Over on Twitter, I'll often suggest that any slow cooker recipe will come out better if you make the exact same recipe in a Dutch oven with the lid slightly cracked, placed on a rack in a 225°F oven for the day, instead of cooking it in a slow cooker. This is okay for a weekend, when you're around the house, but what about on weekdays? Surely it can't be safe, right?
Let's be clear about one thing here: Leaving any piece of cooking equipment on for the day, unattended, is a risk, and the National Fire Protection Association (NFPA) recommends against it, whether it's an oven or a slow cooker. Unattended cooking is by far the most common cause of kitchen fires, accounting for 34% of them.
But given that you're going to assume that risk and leave one cooking device on for the day, are ovens actually more dangerous than slow cookers?
I read through this very detailed annual report from the NFPA to shed a bit of light on the matter. According to that report, ovens account for about 13% of fires overall, while slow cookers (and other "portable cooking or warming units") account for only 4%. That said, your odds of starting an oven fire greatly increase when you leave the oven unattended at high temperatures, as opposed to the 200 to 225°F (95 to 105°C) you'd use when slow-cooking or braising.
If we look at serious accidents involving death, the stats reverse: Slow cookers are responsible for 8% of fires involving death, while ovens are responsible for only 3%. On the other end of the scale, slow cookers and ovens cause just about the same number of minor injuries (4% versus 5%, respectively). Both ovens and slow cookers, by the way, are dwarfed here by ranges and cooktops, which account for 61% of kitchen fires, 86% of kitchen-fire-related deaths, and 78% of kitchen-fire-related injuries.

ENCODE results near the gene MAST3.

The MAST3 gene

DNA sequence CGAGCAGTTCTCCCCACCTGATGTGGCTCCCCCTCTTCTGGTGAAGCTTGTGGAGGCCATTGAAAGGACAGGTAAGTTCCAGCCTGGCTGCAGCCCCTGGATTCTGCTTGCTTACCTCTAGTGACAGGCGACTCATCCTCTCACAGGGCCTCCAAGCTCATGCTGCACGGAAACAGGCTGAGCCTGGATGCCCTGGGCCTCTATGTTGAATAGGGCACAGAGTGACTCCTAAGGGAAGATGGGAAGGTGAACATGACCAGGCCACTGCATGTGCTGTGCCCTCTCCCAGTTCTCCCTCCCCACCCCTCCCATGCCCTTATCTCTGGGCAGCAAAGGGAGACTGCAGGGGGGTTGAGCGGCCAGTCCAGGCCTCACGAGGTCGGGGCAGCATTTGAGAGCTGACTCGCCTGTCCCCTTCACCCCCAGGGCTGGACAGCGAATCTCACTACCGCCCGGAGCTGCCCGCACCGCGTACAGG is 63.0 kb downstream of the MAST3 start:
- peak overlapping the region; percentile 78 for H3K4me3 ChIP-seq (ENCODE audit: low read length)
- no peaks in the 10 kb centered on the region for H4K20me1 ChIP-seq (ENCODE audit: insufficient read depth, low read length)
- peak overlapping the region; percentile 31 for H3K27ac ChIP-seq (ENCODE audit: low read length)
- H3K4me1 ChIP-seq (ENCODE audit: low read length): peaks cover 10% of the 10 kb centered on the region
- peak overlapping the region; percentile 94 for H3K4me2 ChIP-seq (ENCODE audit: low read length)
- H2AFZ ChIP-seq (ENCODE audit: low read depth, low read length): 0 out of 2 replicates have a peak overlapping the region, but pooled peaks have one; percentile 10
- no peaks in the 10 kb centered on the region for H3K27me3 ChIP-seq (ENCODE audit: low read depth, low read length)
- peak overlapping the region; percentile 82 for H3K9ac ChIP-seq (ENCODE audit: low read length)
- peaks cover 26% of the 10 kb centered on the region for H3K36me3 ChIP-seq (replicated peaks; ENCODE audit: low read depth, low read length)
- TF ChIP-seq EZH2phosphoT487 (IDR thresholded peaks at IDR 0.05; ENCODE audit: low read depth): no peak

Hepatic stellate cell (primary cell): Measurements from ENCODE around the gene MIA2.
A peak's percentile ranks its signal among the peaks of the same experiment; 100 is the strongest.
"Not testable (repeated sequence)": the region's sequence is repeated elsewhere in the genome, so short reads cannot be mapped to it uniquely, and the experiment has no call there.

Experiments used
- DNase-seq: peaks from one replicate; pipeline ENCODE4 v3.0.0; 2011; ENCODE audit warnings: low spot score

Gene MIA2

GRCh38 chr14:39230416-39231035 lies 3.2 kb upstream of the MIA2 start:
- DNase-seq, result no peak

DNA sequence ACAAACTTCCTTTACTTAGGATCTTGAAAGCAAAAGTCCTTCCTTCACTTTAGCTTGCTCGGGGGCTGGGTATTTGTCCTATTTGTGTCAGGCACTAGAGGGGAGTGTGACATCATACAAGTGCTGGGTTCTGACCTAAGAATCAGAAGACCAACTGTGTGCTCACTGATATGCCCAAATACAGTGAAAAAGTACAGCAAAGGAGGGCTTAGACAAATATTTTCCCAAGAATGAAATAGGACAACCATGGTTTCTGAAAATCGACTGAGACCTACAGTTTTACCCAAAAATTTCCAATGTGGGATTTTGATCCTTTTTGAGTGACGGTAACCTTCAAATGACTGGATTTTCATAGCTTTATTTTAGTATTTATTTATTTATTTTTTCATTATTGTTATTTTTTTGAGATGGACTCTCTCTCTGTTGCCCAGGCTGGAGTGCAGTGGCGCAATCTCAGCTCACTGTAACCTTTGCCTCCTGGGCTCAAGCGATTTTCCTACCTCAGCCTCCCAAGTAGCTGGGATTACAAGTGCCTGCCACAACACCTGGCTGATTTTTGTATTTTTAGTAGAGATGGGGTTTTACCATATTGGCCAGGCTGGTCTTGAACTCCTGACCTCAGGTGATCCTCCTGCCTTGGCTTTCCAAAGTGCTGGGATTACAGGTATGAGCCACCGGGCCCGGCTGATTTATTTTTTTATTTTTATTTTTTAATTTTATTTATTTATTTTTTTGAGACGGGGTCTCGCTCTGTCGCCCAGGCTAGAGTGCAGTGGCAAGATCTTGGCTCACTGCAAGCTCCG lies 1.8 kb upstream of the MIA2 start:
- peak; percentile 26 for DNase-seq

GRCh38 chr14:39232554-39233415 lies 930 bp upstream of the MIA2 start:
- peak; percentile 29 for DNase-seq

If we look even deeper, things get even more interesting. While oven fires cause $45 million in property damage annually, slow cookers cause almost double that, $79 million. Oven fires tend to be confined within the oven itself, while slow cooker fires can easily spread to other parts of the kitchen.
Some folks have said that they are more reluctant to leave a gas oven on than an electric oven, and one might assume that gas ovens and ranges are inherently more risky than electric ovens and ranges, but that's actually not the case. Turns out that though 60% of households use electric stoves, they account for 80% of accidents.
Of course, all of these statistics can and should be taken with a grain of salt. They do not take into account the relative frequency of use of each of these devices. If I were to venture a guess, I'd say ovens are far more commonly used than slow cookers, which means that these numbers should skew even more in favor of ovens being safer than slow cookers. But slow cookers are far more likely to be used unattended, which would push the figures back in their direction. The point is, ovens are far safer than folks seem to believe they are, so, at least for me, the argument that says "I'm willing to leave a slow cooker on unattended all day, but not an oven" doesn't hold much water.